After some heavy hitting (stomach and wallet wise), meals in France, it was nice to have something casual. It seems like every country has their special prized chickens. Jidori chickens of Japan, and Bresse chickens of France, or “poulet de Bresse.” The high quality reputation of “poulet de Bresse” has been longstanding, maybe as far back as 1800s. A chicken can only earn the labeling of “poulet de Bresse” if it is from the Bresse breed of chickens and if it has been bred in the Bresse region of eastern France. “Poulet de Bresse” is actually an AOC designation, similar to how a Bordeux wine can only be called Bordeux if it meets certain quality measures. Lucky for us, Vonnas, was sort of on the way back from the south of France back to Paris.
Crème Brûlée de Foie Gras
We had really great whether on our vacation. The sun was shining, but it was RAINING foie gras. I loved the salty sweetness here. It tasted desserty but it had a familiar and savory essence. Yums!
Soupe d’Automne aux Champignons jus de coquillages, moules de bouchat
While this soup was probably the best cream of mushroom soup I have ever eaten, it was pretty damn salty. Generally speaking, the food in France was pretty “flavorful” and I suspect it’s because French food is meant to be enjoyed with wine, which would really cut through the salt and fat. I suppose the shellfish broth and mussels is what made this mushroom soup stand out. The mussels were so small. I kept fishing for them and coming up empty handed but there ended up being quite a few hiding in that creamy umami elixir.
I chose quenelle over the other options for my second course because it was something new to me. I actually still didn’t quite get what it was by Parisian Friend’s description. I only knew it was going to be sausage shaped. Lobster was creamed with breadcrumbs and eggs to make this monstrosity. Not sure why they went so large here. It was actually kinda scary looking.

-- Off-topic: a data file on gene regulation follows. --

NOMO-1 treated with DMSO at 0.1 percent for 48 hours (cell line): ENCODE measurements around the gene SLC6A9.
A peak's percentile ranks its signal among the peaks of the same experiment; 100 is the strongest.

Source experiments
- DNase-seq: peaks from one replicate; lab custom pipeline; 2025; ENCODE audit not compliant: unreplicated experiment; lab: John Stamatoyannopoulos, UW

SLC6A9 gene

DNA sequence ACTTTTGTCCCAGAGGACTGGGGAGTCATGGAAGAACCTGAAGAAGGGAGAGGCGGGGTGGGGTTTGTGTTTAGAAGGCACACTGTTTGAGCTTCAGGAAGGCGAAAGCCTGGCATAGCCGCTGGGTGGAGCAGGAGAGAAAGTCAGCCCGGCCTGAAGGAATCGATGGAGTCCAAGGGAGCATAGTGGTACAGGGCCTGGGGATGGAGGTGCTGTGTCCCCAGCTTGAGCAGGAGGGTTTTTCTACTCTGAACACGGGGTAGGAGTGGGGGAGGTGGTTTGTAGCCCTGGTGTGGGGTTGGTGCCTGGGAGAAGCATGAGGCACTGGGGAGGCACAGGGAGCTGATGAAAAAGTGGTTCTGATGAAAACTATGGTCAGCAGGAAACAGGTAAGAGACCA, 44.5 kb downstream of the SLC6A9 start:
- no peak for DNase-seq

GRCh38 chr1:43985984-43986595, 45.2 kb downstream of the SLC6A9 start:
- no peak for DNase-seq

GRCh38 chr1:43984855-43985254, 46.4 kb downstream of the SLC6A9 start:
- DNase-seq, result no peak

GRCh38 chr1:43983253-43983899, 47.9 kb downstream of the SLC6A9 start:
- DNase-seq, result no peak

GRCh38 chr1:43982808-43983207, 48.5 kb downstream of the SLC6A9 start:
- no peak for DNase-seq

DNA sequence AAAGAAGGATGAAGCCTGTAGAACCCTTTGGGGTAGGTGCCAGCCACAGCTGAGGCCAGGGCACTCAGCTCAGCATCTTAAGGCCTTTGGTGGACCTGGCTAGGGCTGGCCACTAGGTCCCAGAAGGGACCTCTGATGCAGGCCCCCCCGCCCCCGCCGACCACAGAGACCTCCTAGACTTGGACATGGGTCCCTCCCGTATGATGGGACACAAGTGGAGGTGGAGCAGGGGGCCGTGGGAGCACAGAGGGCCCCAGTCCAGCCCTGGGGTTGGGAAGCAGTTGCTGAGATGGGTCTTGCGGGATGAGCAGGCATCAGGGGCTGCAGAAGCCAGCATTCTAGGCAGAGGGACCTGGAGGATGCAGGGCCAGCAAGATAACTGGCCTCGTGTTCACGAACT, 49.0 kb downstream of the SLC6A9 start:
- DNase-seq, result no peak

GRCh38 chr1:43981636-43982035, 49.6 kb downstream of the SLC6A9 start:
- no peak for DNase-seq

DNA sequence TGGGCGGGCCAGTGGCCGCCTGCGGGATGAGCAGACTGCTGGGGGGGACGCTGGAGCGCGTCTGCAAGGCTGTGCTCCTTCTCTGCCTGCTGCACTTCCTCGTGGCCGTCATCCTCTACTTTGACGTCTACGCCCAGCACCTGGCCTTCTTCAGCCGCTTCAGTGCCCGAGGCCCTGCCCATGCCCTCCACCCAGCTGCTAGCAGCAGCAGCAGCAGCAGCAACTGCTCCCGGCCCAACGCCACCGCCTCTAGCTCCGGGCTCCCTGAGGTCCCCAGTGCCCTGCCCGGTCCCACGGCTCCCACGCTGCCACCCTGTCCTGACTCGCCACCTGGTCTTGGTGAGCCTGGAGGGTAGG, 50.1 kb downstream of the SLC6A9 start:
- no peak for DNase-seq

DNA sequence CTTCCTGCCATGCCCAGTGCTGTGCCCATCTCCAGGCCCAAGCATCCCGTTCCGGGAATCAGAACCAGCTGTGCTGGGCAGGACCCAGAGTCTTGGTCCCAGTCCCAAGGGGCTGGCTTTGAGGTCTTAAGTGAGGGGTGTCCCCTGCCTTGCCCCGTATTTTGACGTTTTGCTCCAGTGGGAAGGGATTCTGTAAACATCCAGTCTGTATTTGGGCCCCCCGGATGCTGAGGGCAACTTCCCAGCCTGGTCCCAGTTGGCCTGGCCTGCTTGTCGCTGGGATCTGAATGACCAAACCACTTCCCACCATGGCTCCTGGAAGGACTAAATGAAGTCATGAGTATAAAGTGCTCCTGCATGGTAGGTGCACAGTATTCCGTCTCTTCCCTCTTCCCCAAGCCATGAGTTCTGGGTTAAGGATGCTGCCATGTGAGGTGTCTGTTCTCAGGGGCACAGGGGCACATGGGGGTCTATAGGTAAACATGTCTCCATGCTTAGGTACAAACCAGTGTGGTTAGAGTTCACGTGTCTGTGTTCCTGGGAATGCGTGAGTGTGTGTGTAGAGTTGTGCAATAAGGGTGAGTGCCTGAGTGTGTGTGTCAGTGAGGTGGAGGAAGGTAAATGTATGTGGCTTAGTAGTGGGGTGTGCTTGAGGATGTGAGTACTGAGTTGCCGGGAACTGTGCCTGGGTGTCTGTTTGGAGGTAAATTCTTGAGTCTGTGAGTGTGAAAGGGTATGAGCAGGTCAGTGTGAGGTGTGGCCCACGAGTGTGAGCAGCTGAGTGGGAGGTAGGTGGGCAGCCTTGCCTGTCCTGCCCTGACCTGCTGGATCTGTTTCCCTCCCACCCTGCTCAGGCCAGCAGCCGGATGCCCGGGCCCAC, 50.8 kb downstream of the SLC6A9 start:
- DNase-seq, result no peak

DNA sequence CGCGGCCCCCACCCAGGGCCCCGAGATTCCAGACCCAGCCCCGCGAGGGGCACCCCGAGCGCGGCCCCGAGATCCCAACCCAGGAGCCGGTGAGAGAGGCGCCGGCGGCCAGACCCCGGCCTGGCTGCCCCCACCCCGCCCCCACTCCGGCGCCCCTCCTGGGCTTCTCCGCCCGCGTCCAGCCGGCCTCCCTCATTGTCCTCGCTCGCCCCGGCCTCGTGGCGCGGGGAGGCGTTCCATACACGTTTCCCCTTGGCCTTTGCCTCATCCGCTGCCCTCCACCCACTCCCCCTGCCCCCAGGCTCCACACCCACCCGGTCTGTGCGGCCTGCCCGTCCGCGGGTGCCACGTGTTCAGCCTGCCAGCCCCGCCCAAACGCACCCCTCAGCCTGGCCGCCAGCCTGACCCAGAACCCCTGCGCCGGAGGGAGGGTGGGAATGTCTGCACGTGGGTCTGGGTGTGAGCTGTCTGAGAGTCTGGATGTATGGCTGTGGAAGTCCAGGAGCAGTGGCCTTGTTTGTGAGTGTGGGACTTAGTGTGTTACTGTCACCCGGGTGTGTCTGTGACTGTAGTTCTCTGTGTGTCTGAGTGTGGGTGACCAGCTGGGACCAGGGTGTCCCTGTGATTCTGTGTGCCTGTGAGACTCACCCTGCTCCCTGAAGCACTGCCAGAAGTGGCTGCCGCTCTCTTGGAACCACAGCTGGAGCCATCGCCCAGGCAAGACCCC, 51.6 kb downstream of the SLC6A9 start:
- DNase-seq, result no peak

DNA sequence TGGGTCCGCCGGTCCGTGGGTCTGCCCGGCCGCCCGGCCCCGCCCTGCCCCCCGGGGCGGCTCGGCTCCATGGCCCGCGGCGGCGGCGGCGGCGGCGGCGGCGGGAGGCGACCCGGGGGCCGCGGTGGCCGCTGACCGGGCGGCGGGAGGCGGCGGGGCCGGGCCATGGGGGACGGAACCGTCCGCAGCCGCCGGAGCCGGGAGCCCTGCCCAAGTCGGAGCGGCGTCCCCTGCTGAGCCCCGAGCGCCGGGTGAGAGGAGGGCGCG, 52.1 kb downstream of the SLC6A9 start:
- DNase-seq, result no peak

I actually didn’t like the texture of the quenelle itself. It was too eggy and I’m not a huge egg person. The sauce, of course, was spot on. Rich, deeply lobstery.
So finally the poulet de Bresse. You have your choice of 2 preparations. Here it’s roasted and swimming in not too heavy cream sauce. For an additional 8 euros, you can add morels.
I chose the rotisserie version. The chicken itself was pretty lean, so I didn’t feel guilty at all for eating the skin, which I will usually toss to the side. It definitely lacked the plumpness you get with good ol’ American Foster Farms chickens infused with all its hormones. It was pretty clean tasting. Other than that, it was still just chicken.
My menu came with cheese and dessert but I opted to get 2 desserts instead. I was really full and weighed down so I wanted to go with something light. This was my mom’s choice, a selection of sorbets and ice creams.